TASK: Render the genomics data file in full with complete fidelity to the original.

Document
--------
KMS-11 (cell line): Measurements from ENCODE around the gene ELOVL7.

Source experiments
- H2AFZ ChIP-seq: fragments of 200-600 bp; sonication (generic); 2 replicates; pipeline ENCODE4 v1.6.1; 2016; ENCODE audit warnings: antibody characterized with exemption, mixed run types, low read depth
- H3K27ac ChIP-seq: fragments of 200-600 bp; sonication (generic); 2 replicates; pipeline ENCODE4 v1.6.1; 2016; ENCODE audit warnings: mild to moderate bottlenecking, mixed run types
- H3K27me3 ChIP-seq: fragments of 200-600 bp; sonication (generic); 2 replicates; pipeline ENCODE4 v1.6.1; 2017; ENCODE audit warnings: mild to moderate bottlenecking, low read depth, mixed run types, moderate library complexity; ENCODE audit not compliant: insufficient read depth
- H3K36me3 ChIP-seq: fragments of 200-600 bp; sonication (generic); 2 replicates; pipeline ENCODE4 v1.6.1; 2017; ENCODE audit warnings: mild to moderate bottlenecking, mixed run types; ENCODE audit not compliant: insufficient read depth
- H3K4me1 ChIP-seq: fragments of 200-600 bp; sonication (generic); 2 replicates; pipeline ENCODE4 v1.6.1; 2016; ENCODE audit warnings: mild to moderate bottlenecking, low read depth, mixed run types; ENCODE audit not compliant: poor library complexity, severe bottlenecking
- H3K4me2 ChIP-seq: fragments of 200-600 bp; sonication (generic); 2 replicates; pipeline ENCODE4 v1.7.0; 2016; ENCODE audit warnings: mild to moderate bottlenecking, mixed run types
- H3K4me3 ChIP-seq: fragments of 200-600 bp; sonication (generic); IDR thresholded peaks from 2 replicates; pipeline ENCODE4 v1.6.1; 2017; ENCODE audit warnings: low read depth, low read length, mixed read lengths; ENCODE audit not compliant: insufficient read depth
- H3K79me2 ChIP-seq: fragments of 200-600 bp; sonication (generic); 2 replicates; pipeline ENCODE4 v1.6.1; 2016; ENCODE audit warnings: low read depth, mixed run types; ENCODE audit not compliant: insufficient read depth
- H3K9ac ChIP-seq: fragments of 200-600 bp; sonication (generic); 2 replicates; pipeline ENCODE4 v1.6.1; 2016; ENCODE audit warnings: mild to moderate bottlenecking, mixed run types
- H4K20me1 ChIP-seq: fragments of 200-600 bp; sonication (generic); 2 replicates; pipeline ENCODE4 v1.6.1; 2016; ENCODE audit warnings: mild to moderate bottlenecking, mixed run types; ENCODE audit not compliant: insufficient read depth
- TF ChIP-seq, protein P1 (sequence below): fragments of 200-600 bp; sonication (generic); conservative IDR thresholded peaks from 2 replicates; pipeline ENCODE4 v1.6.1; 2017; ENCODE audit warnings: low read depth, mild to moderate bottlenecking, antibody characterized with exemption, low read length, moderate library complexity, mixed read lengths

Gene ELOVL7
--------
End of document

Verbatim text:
KMS-11 (cell line): Measurements from ENCODE around the gene ELOVL7.

Source experiments
- H2AFZ ChIP-seq: fragments of 200-600 bp; sonication (generic); 2 replicates; pipeline ENCODE4 v1.6.1; 2016; ENCODE audit warnings: antibody characterized with exemption, mixed run types, low read depth
- H3K27ac ChIP-seq: fragments of 200-600 bp; sonication (generic); 2 replicates; pipeline ENCODE4 v1.6.1; 2016; ENCODE audit warnings: mild to moderate bottlenecking, mixed run types
- H3K27me3 ChIP-seq: fragments of 200-600 bp; sonication (generic); 2 replicates; pipeline ENCODE4 v1.6.1; 2017; ENCODE audit warnings: mild to moderate bottlenecking, low read depth, mixed run types, moderate library complexity; ENCODE audit not compliant: insufficient read depth
- H3K36me3 ChIP-seq: fragments of 200-600 bp; sonication (generic); 2 replicates; pipeline ENCODE4 v1.6.1; 2017; ENCODE audit warnings: mild to moderate bottlenecking, mixed run types; ENCODE audit not compliant: insufficient read depth
- H3K4me1 ChIP-seq: fragments of 200-600 bp; sonication (generic); 2 replicates; pipeline ENCODE4 v1.6.1; 2016; ENCODE audit warnings: mild to moderate bottlenecking, low read depth, mixed run types; ENCODE audit not compliant: poor library complexity, severe bottlenecking
- H3K4me2 ChIP-seq: fragments of 200-600 bp; sonication (generic); 2 replicates; pipeline ENCODE4 v1.7.0; 2016; ENCODE audit warnings: mild to moderate bottlenecking, mixed run types
- H3K4me3 ChIP-seq: fragments of 200-600 bp; sonication (generic); IDR thresholded peaks from 2 replicates; pipeline ENCODE4 v1.6.1; 2017; ENCODE audit warnings: low read depth, low read length, mixed read lengths; ENCODE audit not compliant: insufficient read depth
- H3K79me2 ChIP-seq: fragments of 200-600 bp; sonication (generic); 2 replicates; pipeline ENCODE4 v1.6.1; 2016; ENCODE audit warnings: low read depth, mixed run types; ENCODE audit not compliant: insufficient read depth
- H3K9ac ChIP-seq: fragments of 200-600 bp; sonication (generic); 2 replicates; pipeline ENCODE4 v1.6.1; 2016; ENCODE audit warnings: mild to moderate bottlenecking, mixed run types
- H4K20me1 ChIP-seq: fragments of 200-600 bp; sonication (generic); 2 replicates; pipeline ENCODE4 v1.6.1; 2016; ENCODE audit warnings: mild to moderate bottlenecking, mixed run types; ENCODE audit not compliant: insufficient read depth
- TF ChIP-seq, protein P1 (sequence below): fragments of 200-600 bp; sonication (generic); conservative IDR thresholded peaks from 2 replicates; pipeline ENCODE4 v1.6.1; 2017; ENCODE audit warnings: low read depth, mild to moderate bottlenecking, antibody characterized with exemption, low read length, moderate library complexity, mixed read lengths

Gene ELOVL7